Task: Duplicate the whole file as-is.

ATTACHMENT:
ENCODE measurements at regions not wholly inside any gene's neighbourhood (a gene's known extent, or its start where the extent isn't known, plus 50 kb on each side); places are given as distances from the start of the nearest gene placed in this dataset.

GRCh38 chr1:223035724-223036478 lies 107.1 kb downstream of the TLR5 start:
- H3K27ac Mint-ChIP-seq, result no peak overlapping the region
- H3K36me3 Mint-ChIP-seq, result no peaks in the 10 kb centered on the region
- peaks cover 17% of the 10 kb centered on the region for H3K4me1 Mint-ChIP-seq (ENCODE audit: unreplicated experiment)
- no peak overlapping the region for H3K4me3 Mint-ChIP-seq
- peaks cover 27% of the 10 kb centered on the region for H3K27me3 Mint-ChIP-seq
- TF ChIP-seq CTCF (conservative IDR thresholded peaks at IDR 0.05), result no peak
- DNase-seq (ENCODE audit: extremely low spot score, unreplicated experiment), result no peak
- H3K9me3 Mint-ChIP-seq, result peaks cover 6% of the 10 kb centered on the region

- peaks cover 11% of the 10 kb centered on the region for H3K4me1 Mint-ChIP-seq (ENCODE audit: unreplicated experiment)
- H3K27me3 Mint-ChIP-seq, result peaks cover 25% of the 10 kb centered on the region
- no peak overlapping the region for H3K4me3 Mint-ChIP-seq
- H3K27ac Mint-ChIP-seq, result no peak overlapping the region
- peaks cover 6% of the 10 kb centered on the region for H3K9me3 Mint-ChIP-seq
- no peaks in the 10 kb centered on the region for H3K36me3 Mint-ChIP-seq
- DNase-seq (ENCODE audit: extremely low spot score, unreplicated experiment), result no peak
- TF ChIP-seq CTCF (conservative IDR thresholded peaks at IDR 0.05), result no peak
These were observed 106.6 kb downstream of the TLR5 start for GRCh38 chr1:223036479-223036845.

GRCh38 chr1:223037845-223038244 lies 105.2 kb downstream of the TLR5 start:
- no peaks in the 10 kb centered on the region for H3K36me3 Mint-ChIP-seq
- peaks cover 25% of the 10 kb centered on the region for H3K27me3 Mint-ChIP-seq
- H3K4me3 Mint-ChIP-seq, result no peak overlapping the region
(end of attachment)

ENCODE measurements at regions not wholly inside any gene's neighbourhood (a gene's known extent, or its start where the extent isn't known, plus 50 kb on each side); places are given as distances from the start of the nearest gene placed in this dataset.

GRCh38 chr1:223035724-223036478 lies 107.1 kb downstream of the TLR5 start:
- H3K27ac Mint-ChIP-seq, result no peak overlapping the region
- H3K36me3 Mint-ChIP-seq, result no peaks in the 10 kb centered on the region
- peaks cover 17% of the 10 kb centered on the region for H3K4me1 Mint-ChIP-seq (ENCODE audit: unreplicated experiment)
- no peak overlapping the region for H3K4me3 Mint-ChIP-seq
- peaks cover 27% of the 10 kb centered on the region for H3K27me3 Mint-ChIP-seq
- TF ChIP-seq CTCF (conservative IDR thresholded peaks at IDR 0.05), result no peak
- DNase-seq (ENCODE audit: extremely low spot score, unreplicated experiment), result no peak
- H3K9me3 Mint-ChIP-seq, result peaks cover 6% of the 10 kb centered on the region

- peaks cover 11% of the 10 kb centered on the region for H3K4me1 Mint-ChIP-seq (ENCODE audit: unreplicated experiment)
- H3K27me3 Mint-ChIP-seq, result peaks cover 25% of the 10 kb centered on the region
- no peak overlapping the region for H3K4me3 Mint-ChIP-seq
- H3K27ac Mint-ChIP-seq, result no peak overlapping the region
- peaks cover 6% of the 10 kb centered on the region for H3K9me3 Mint-ChIP-seq
- no peaks in the 10 kb centered on the region for H3K36me3 Mint-ChIP-seq
- DNase-seq (ENCODE audit: extremely low spot score, unreplicated experiment), result no peak
- TF ChIP-seq CTCF (conservative IDR thresholded peaks at IDR 0.05), result no peak
These were observed 106.6 kb downstream of the TLR5 start for GRCh38 chr1:223036479-223036845.

GRCh38 chr1:223037845-223038244 lies 105.2 kb downstream of the TLR5 start:
- no peaks in the 10 kb centered on the region for H3K36me3 Mint-ChIP-seq
- peaks cover 25% of the 10 kb centered on the region for H3K27me3 Mint-ChIP-seq
- H3K4me3 Mint-ChIP-seq, result no peak overlapping the region